Criminal Defense Myths That Often Lead Defendants Astray

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Criminal defendants often have inaccurate information about the process of defending themselves against a conviction. Correcting many of the more common notions that can impact a defendant's judgment is one of the first steps that should be taken to help improve a person's chances of successfully defending themselves against these charges.

Myth: First-Time Offenders Always Get Off Easy

There is an unfounded assumption that a first-time offender will always be given a very light or nonexistent punishment. However, there is no obligation for this. Rather, it is typically up to the discretion of the prosecutor as to how aggressively they wish to pursue the crime. For this reason, individuals should never assume that their lack of a criminal history will get them out a charge.

Myth: A Criminal Defense Attorney Will Always Be More Than You Can Afford

The costs of defending yourself against a criminal charge can be extremely high, but individuals should avoid assuming that there is no way for them to defend themselves against these charges. Criminal defense attorneys are usually fairly experienced with working with clients that have limited finances, and this can make it possible to find an attorney that works on payment plans or that has other options to make paying for representation easier.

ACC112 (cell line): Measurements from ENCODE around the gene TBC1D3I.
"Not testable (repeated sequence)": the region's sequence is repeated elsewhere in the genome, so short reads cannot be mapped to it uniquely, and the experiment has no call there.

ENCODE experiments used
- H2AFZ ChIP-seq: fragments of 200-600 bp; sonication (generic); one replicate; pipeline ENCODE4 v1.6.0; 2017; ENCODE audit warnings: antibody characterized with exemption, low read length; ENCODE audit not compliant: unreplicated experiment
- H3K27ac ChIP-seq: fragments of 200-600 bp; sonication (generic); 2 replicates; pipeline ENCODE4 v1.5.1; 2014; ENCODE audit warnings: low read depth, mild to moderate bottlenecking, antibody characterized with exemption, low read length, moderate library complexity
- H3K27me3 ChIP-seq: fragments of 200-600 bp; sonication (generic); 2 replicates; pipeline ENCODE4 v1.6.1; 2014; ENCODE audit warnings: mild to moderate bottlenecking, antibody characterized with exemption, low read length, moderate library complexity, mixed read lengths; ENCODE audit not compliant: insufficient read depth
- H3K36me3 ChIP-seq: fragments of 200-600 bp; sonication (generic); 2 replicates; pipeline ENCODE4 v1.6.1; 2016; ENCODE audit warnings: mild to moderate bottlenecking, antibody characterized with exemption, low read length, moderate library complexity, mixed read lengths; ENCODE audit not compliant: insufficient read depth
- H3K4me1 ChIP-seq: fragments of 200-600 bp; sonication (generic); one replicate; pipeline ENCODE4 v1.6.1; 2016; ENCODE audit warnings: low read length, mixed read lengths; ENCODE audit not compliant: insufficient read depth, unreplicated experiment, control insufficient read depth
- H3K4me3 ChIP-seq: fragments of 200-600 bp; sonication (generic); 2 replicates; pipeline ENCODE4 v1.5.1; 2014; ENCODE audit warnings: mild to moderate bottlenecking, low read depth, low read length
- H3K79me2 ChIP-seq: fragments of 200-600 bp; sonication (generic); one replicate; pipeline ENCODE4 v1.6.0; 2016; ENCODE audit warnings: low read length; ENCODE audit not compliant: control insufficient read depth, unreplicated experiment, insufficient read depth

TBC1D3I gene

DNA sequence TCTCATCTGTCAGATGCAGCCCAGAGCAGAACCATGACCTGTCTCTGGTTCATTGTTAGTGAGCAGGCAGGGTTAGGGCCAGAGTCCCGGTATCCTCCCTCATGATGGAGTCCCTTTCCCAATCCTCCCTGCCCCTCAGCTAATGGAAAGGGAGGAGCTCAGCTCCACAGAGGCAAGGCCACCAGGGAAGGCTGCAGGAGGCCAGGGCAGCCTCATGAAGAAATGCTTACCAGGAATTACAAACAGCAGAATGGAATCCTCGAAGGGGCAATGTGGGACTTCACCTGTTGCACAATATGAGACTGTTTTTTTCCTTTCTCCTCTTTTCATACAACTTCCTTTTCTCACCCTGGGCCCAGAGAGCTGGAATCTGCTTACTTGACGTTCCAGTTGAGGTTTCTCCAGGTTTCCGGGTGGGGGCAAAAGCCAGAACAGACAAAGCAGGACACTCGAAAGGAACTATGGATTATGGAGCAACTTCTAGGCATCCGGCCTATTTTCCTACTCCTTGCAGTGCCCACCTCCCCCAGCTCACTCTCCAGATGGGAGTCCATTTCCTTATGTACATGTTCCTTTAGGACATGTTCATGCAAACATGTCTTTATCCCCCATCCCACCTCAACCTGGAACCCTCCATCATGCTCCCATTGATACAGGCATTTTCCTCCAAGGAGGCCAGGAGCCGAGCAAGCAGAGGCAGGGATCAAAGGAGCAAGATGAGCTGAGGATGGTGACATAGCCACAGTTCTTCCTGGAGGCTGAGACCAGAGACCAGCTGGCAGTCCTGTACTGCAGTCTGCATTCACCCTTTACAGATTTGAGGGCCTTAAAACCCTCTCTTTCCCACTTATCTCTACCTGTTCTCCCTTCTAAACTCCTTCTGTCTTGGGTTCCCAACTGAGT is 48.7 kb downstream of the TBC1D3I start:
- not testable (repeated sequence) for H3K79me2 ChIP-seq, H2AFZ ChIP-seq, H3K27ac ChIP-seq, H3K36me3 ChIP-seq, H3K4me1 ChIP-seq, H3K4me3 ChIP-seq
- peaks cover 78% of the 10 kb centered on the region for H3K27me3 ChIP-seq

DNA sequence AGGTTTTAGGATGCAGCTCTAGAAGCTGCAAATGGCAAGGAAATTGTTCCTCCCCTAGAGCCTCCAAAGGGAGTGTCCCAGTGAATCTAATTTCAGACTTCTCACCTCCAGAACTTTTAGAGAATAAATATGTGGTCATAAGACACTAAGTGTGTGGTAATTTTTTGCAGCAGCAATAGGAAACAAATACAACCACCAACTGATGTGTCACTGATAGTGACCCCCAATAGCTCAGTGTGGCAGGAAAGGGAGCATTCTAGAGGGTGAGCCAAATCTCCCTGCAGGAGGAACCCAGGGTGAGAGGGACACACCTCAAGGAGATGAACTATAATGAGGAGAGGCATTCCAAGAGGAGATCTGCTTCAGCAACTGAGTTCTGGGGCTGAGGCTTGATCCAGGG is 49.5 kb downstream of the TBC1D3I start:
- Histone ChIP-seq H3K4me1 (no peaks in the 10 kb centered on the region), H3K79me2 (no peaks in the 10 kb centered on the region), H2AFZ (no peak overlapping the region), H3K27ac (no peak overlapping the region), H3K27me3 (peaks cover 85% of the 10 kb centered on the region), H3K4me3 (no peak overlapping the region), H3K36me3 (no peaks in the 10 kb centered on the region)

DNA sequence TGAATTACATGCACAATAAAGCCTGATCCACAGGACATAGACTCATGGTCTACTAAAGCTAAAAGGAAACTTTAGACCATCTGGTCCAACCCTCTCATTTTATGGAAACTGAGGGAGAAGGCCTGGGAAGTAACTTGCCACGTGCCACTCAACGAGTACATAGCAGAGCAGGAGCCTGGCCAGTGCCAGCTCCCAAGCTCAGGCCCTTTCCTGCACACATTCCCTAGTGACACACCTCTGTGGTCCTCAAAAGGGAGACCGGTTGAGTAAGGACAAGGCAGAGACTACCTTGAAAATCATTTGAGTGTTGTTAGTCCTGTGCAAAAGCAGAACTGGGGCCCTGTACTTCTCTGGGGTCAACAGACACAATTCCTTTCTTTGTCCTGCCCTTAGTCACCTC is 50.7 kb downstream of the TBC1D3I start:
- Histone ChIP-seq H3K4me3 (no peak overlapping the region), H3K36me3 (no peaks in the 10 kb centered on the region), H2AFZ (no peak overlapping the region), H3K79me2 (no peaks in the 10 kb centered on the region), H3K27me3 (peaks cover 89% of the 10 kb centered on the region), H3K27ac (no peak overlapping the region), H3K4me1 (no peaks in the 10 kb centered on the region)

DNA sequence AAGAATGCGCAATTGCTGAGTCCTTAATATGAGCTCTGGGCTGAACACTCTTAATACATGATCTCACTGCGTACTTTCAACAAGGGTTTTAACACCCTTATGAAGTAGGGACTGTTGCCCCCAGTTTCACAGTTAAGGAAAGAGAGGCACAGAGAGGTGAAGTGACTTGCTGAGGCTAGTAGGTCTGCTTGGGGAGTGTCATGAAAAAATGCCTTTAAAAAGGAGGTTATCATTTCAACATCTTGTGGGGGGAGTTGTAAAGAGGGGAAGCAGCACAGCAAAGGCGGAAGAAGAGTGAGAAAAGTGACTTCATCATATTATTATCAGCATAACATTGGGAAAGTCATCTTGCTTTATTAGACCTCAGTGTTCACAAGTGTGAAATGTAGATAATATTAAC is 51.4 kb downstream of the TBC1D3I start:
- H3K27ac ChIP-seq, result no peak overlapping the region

Myth: Admitting Guilt Is The Best Option If Did The Crime

When a defendant actually did the crime that they have been charged with committing, they might assume that simply admitting guilt will be the best option. However, admitting guilt can have major consequences as it can limit your ability to receive a lesser sentence. For example, it may be possible to negotiate with the prosecutor for a lesser charge so that the punishment will be lighter. Also, there may be procedural errors or other mistakes that could strengthen your case that you may not be aware of or fully understand. When you are facing a criminal charge, you should always discuss the situation with a criminal defense attorney so that you can more effectively assess your options.

Myth: An Innocent Person Will Never Need To Hire A Criminal Attorney

The assumption that an innocent person will not need to hire an attorney has led to many individuals getting into far more serious trouble than necessary. Whenever a person suspects that they may be the target of an investigation or a criminal complaint, professional representation should be retained. For those that are innocent of the charges that they face, this can help to ensure that their innocence comes to light rather than being railroaded into a conviction.

Contact a criminal defense lawyer for more help.